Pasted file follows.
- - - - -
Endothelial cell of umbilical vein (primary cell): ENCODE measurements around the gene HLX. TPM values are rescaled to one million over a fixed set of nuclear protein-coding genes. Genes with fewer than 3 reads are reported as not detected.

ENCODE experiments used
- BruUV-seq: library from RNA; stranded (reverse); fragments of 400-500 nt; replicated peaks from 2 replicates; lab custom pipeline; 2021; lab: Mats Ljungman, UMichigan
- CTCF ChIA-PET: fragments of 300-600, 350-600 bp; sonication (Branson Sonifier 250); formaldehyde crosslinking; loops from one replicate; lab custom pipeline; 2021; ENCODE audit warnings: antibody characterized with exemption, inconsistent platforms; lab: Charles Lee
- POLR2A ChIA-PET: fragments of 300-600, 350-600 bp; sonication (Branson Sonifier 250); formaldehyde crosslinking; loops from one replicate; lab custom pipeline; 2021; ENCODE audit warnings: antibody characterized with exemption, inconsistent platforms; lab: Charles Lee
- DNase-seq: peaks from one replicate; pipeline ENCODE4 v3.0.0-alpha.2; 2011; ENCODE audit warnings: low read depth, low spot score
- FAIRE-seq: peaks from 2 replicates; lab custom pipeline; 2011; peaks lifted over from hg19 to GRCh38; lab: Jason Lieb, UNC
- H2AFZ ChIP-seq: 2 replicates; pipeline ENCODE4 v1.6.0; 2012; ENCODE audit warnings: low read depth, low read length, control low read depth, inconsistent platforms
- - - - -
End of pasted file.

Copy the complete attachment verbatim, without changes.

Endothelial cell of umbilical vein (primary cell): ENCODE measurements around the gene HLX. TPM values are rescaled to one million over a fixed set of nuclear protein-coding genes. Genes with fewer than 3 reads are reported as not detected.

ENCODE experiments used
- BruUV-seq: library from RNA; stranded (reverse); fragments of 400-500 nt; replicated peaks from 2 replicates; lab custom pipeline; 2021; lab: Mats Ljungman, UMichigan
- CTCF ChIA-PET: fragments of 300-600, 350-600 bp; sonication (Branson Sonifier 250); formaldehyde crosslinking; loops from one replicate; lab custom pipeline; 2021; ENCODE audit warnings: antibody characterized with exemption, inconsistent platforms; lab: Charles Lee
- POLR2A ChIA-PET: fragments of 300-600, 350-600 bp; sonication (Branson Sonifier 250); formaldehyde crosslinking; loops from one replicate; lab custom pipeline; 2021; ENCODE audit warnings: antibody characterized with exemption, inconsistent platforms; lab: Charles Lee
- DNase-seq: peaks from one replicate; pipeline ENCODE4 v3.0.0-alpha.2; 2011; ENCODE audit warnings: low read depth, low spot score
- FAIRE-seq: peaks from 2 replicates; lab custom pipeline; 2011; peaks lifted over from hg19 to GRCh38; lab: Jason Lieb, UNC
- H2AFZ ChIP-seq: 2 replicates; pipeline ENCODE4 v1.6.0; 2012; ENCODE audit warnings: low read depth, low read length, control low read depth, inconsistent platforms